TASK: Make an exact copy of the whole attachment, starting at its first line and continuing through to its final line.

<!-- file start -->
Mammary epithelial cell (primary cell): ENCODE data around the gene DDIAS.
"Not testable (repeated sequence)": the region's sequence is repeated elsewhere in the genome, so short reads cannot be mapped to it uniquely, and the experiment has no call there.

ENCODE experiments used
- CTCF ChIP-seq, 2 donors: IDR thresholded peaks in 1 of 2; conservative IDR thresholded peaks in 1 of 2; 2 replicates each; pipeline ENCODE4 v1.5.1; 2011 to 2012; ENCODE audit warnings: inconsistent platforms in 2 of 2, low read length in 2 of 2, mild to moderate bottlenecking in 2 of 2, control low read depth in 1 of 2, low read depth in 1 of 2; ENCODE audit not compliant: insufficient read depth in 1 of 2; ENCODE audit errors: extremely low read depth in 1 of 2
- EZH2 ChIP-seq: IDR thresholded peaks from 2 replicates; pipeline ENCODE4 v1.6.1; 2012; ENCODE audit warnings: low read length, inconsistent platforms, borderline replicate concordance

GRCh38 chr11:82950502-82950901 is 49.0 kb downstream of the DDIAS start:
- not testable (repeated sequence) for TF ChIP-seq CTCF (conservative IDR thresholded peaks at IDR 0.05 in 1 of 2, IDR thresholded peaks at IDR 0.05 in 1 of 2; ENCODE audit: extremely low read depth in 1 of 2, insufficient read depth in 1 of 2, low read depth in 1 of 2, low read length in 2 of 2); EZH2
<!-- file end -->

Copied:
Mammary epithelial cell (primary cell): ENCODE data around the gene DDIAS.
"Not testable (repeated sequence)": the region's sequence is repeated elsewhere in the genome, so short reads cannot be mapped to it uniquely, and the experiment has no call there.

ENCODE experiments used
- CTCF ChIP-seq, 2 donors: IDR thresholded peaks in 1 of 2; conservative IDR thresholded peaks in 1 of 2; 2 replicates each; pipeline ENCODE4 v1.5.1; 2011 to 2012; ENCODE audit warnings: inconsistent platforms in 2 of 2, low read length in 2 of 2, mild to moderate bottlenecking in 2 of 2, control low read depth in 1 of 2, low read depth in 1 of 2; ENCODE audit not compliant: insufficient read depth in 1 of 2; ENCODE audit errors: extremely low read depth in 1 of 2
- EZH2 ChIP-seq: IDR thresholded peaks from 2 replicates; pipeline ENCODE4 v1.6.1; 2012; ENCODE audit warnings: low read length, inconsistent platforms, borderline replicate concordance

GRCh38 chr11:82950502-82950901 is 49.0 kb downstream of the DDIAS start:
- not testable (repeated sequence) for TF ChIP-seq CTCF (conservative IDR thresholded peaks at IDR 0.05 in 1 of 2, IDR thresholded peaks at IDR 0.05 in 1 of 2; ENCODE audit: extremely low read depth in 1 of 2, insufficient read depth in 1 of 2, low read depth in 1 of 2, low read length in 2 of 2); EZH2